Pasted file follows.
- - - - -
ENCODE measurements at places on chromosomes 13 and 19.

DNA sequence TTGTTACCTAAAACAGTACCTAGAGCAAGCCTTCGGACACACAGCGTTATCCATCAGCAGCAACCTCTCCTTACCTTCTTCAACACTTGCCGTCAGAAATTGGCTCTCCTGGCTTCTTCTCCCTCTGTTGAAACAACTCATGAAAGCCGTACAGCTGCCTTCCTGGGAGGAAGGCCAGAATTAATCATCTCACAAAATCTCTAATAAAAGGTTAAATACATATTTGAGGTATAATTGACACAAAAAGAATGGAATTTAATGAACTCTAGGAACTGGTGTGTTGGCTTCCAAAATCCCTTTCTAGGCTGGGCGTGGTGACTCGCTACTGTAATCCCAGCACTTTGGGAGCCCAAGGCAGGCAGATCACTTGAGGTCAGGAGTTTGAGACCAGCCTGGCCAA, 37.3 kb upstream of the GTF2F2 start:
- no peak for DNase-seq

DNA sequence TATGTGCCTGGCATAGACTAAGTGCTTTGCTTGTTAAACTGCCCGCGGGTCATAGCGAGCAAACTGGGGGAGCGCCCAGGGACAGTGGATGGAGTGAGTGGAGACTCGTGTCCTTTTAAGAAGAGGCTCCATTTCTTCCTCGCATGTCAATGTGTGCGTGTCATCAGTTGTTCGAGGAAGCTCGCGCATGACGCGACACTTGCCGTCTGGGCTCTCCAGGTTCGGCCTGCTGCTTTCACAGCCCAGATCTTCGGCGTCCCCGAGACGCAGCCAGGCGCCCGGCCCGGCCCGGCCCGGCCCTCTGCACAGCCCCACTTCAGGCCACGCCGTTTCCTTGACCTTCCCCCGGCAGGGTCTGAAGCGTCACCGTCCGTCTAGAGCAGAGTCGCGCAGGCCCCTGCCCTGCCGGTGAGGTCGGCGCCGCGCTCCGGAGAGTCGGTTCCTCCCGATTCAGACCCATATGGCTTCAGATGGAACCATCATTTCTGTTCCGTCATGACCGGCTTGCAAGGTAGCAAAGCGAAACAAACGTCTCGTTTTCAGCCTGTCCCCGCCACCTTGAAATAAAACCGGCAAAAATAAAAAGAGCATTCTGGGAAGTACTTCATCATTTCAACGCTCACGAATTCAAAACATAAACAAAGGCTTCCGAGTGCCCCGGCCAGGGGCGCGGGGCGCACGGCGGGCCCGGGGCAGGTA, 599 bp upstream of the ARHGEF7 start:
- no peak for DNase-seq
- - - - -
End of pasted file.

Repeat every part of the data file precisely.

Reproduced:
ENCODE measurements at places on chromosomes 13 and 19.

DNA sequence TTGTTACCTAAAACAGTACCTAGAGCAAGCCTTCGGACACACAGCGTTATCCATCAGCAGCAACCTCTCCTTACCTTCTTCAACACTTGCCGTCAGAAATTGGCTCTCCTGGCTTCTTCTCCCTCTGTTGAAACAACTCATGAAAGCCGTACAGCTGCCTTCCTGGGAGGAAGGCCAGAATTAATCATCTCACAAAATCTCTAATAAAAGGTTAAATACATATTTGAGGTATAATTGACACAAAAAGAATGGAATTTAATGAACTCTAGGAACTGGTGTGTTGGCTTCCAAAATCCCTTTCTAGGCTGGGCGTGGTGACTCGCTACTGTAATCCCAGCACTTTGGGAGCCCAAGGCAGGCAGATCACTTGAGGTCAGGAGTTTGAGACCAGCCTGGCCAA, 37.3 kb upstream of the GTF2F2 start:
- no peak for DNase-seq

DNA sequence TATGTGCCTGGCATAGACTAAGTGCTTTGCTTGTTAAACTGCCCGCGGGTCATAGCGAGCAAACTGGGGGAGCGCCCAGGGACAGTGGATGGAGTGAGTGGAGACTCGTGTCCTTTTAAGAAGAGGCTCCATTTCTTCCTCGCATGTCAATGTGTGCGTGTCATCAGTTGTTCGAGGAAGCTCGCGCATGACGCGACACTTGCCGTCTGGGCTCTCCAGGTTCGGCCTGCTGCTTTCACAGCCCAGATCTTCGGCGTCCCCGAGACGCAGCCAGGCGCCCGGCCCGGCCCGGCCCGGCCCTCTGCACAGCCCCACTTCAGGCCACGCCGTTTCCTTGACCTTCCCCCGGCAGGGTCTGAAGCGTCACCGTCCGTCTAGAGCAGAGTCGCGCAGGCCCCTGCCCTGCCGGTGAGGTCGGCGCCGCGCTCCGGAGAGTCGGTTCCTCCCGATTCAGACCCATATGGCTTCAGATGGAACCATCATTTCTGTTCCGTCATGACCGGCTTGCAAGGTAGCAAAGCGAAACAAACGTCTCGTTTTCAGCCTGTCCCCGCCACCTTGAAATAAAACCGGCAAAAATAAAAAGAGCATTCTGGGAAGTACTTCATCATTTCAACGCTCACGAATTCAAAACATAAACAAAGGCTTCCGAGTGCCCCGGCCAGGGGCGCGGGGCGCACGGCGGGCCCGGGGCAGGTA, 599 bp upstream of the ARHGEF7 start:
- no peak for DNase-seq